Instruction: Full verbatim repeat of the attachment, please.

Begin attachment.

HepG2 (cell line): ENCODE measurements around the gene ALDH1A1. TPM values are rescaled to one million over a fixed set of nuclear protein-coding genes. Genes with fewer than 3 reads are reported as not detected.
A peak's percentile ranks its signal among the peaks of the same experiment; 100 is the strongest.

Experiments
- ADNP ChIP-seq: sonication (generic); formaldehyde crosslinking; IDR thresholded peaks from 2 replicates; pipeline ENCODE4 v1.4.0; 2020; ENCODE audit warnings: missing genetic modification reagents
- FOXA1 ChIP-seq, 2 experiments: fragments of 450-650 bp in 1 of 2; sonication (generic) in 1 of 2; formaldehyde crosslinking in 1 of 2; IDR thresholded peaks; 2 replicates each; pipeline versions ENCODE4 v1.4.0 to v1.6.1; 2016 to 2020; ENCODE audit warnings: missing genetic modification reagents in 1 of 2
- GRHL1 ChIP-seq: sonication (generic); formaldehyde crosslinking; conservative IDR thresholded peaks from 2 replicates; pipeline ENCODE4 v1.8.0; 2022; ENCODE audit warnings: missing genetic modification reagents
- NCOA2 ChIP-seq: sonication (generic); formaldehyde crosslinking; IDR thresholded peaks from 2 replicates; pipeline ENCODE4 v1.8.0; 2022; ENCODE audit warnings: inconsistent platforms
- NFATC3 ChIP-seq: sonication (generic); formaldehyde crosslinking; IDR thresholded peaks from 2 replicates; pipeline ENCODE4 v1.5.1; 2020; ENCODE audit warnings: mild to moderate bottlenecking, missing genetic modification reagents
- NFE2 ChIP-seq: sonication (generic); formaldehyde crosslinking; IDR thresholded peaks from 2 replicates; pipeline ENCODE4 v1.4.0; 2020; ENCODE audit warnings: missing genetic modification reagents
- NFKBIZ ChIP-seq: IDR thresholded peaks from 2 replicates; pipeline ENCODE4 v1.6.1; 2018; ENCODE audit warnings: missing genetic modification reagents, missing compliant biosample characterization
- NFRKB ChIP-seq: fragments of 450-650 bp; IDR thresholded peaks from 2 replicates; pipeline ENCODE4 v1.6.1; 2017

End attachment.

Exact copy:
HepG2 (cell line): ENCODE measurements around the gene ALDH1A1. TPM values are rescaled to one million over a fixed set of nuclear protein-coding genes. Genes with fewer than 3 reads are reported as not detected.
A peak's percentile ranks its signal among the peaks of the same experiment; 100 is the strongest.

Experiments
- ADNP ChIP-seq: sonication (generic); formaldehyde crosslinking; IDR thresholded peaks from 2 replicates; pipeline ENCODE4 v1.4.0; 2020; ENCODE audit warnings: missing genetic modification reagents
- FOXA1 ChIP-seq, 2 experiments: fragments of 450-650 bp in 1 of 2; sonication (generic) in 1 of 2; formaldehyde crosslinking in 1 of 2; IDR thresholded peaks; 2 replicates each; pipeline versions ENCODE4 v1.4.0 to v1.6.1; 2016 to 2020; ENCODE audit warnings: missing genetic modification reagents in 1 of 2
- GRHL1 ChIP-seq: sonication (generic); formaldehyde crosslinking; conservative IDR thresholded peaks from 2 replicates; pipeline ENCODE4 v1.8.0; 2022; ENCODE audit warnings: missing genetic modification reagents
- NCOA2 ChIP-seq: sonication (generic); formaldehyde crosslinking; IDR thresholded peaks from 2 replicates; pipeline ENCODE4 v1.8.0; 2022; ENCODE audit warnings: inconsistent platforms
- NFATC3 ChIP-seq: sonication (generic); formaldehyde crosslinking; IDR thresholded peaks from 2 replicates; pipeline ENCODE4 v1.5.1; 2020; ENCODE audit warnings: mild to moderate bottlenecking, missing genetic modification reagents
- NFE2 ChIP-seq: sonication (generic); formaldehyde crosslinking; IDR thresholded peaks from 2 replicates; pipeline ENCODE4 v1.4.0; 2020; ENCODE audit warnings: missing genetic modification reagents
- NFKBIZ ChIP-seq: IDR thresholded peaks from 2 replicates; pipeline ENCODE4 v1.6.1; 2018; ENCODE audit warnings: missing genetic modification reagents, missing compliant biosample characterization
- NFRKB ChIP-seq: fragments of 450-650 bp; IDR thresholded peaks from 2 replicates; pipeline ENCODE4 v1.6.1; 2017